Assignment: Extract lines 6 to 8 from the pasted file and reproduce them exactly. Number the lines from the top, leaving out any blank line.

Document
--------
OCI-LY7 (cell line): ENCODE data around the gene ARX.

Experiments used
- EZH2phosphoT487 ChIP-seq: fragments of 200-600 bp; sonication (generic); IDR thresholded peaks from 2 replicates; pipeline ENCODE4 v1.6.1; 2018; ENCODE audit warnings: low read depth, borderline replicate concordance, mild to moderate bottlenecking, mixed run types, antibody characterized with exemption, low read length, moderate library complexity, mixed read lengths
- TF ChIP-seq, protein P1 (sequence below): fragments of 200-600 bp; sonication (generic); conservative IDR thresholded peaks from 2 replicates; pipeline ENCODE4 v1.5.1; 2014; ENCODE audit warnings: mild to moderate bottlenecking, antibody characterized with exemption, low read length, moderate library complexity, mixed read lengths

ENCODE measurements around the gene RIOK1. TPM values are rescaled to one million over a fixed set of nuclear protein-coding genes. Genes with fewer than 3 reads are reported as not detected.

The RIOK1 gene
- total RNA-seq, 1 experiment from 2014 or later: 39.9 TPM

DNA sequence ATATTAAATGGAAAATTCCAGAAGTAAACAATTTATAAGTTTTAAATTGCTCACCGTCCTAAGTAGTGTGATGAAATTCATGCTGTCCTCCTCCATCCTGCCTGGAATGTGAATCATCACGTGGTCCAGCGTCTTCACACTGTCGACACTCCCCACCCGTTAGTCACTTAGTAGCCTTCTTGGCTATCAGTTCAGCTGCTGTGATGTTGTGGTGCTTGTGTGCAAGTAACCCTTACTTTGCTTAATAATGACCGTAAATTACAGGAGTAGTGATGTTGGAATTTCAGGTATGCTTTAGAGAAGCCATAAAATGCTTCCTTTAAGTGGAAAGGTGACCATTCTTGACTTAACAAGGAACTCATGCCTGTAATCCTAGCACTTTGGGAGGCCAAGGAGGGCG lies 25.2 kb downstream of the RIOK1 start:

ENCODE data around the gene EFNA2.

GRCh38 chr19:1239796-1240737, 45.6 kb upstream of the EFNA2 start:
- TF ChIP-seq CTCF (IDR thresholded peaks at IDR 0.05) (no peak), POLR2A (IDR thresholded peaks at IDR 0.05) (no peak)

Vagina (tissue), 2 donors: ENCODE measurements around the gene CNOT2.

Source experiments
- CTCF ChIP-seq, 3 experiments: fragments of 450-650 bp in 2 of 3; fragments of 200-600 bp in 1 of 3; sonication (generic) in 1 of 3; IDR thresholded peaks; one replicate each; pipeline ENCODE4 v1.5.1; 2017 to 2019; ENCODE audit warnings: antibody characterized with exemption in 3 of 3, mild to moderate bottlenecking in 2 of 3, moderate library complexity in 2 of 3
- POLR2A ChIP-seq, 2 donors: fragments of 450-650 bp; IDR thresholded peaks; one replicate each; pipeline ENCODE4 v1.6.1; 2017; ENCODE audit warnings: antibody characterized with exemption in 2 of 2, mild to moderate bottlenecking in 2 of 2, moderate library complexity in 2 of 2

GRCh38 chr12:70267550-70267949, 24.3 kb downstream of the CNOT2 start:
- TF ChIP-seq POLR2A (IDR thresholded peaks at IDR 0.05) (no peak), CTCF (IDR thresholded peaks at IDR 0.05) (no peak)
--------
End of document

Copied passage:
The RIOK1 gene
- total RNA-seq, 1 experiment from 2014 or later: 39.9 TPM

DNA sequence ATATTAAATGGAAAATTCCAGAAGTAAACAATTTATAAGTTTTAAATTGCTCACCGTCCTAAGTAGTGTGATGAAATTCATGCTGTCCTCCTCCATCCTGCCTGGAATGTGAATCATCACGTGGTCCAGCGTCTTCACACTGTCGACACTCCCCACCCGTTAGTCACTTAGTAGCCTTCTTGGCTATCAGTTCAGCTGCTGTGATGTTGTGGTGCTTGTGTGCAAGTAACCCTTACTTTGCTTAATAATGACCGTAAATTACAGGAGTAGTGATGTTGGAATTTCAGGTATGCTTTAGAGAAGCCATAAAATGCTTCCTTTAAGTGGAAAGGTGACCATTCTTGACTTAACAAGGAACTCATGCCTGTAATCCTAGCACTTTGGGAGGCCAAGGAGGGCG lies 25.2 kb downstream of the RIOK1 start: